An audit of the state Department of Transportation released Thursday found 16 ongoing major highway projects have increased in cost by about $3 billion since they were approved by the state Legislature.
The report, written by the nonpartisan Legislative Audit Bureau, also found 19 major highway projects completed from 2006 through 2015 cost about $1.5 billion, an increase of $772.5 million from the department's estimates when the projects were approved.
The cost overages occurred because the department failed to account for inflation in its project cost estimates, the audit said.
"The Legislative Audit Bureau report provides a roadmap to improved efficiency and transparency at the DOT," said Dave Ross, secretary of the Department of Transportation, in a prepared statement. "As the new secretary, I couldn't ask for more timely help."
The audit comes less than two weeks before Gov. Scott Walker is expected to present his 2017-2019 biennial budget proposal, kicking off months of intense budget deliberations in the state Capitol.
In addition to outlining the department's failure to account for inflation in its project cost estimates, the audit found the department has not complied with its own administrative rules for selecting construction projects or documented project selection rationale.
The audit includes several recommendations for changes to the Department of Transportation’s fund management, project planning and highway maintenance. It also outlines possible legislative action to change department practices.
Those recommendations include changing how the department calculates costs for work completed by state workers, rather than contractors. The audit also recommends the department maintain a database that tracks why and how much projects go over their estimated cost.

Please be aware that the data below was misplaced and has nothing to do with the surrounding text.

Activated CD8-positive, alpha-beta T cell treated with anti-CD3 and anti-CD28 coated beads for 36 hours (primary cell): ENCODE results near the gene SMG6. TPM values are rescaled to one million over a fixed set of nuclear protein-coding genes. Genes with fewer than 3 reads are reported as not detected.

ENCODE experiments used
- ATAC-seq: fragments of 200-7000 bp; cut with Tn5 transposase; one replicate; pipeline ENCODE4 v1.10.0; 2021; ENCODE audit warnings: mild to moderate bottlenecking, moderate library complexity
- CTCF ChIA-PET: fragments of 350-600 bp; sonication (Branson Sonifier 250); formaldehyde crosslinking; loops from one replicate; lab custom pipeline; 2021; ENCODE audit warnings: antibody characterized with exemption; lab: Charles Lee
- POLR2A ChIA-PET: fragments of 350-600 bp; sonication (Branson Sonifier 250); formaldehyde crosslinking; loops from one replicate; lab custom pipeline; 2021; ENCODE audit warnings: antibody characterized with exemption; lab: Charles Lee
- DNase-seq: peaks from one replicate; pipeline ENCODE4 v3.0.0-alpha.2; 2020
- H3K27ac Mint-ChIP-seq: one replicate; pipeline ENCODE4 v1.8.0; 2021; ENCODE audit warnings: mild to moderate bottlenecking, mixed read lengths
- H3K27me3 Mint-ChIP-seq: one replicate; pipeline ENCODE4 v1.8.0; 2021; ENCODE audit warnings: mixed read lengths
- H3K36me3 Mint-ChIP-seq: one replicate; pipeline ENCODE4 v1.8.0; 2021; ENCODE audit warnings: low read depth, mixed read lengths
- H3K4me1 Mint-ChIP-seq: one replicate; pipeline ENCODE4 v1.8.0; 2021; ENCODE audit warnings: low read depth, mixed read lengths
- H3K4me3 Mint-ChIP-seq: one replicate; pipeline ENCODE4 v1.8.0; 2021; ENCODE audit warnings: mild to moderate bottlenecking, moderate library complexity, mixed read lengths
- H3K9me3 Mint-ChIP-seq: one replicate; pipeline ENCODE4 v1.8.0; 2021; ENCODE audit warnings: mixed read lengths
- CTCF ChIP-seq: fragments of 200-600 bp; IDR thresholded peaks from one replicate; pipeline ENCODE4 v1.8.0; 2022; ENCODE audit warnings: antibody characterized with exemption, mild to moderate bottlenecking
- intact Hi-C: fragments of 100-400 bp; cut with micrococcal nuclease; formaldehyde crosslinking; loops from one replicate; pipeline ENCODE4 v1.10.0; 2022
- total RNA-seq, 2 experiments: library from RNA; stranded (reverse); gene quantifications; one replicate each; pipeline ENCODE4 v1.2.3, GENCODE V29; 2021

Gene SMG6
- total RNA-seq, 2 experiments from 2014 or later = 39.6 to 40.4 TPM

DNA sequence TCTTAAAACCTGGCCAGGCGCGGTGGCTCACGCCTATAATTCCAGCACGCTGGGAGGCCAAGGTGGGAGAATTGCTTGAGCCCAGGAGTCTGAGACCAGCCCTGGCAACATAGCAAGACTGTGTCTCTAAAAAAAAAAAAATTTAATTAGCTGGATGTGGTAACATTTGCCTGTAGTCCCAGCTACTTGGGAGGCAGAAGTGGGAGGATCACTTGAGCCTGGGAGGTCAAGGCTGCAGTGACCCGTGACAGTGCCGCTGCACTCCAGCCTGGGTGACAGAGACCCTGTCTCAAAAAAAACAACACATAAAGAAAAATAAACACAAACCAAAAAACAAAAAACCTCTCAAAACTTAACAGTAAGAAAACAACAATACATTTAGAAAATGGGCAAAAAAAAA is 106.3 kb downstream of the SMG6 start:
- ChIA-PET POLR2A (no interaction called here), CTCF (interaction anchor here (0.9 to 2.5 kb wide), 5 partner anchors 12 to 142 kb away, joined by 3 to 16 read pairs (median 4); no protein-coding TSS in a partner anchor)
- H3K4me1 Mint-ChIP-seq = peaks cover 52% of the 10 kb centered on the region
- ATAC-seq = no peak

The Department of Transportation budget has been a hot topic in recent months, as a memo from the nonpartisan Legislative Fiscal Bureau released last July estimated the department could face a nearly $1 billion shortfall in the next state budget, if funding remains the same.
Some members of the Republican majority in the Capitol, including Assembly Speaker Robin Vos, R-Rochester, and Joint Finance Committee Co-Chair Rep. John Nygren, R-Marinette, have advocated for the consideration of a gas tax or vehicle registration fee to close that gap.
Walker, however, opposes any tax or fee increase without a corresponding cut elsewhere in the budget.
"The bottom line is we shouldn’t even be thinking about raising the gas tax or fees until we find every last cost savings at the DOT, and the audit shows we can find more savings," said Tom Evenson, spokesman for the governor, on Thursday. "We welcome the opportunity to deliver services taxpayers expect at a price they can afford."
Revenue estimates released last week showed the state bringing in more money through mid-2019 than initially estimated, which has spurred talk among Republican legislators of a $300 million tax cut and corresponding increase to pay for road projects.
Walker will introduce his budget proposal, which will include his proposals for the Department of Transportation, on Feb. 8.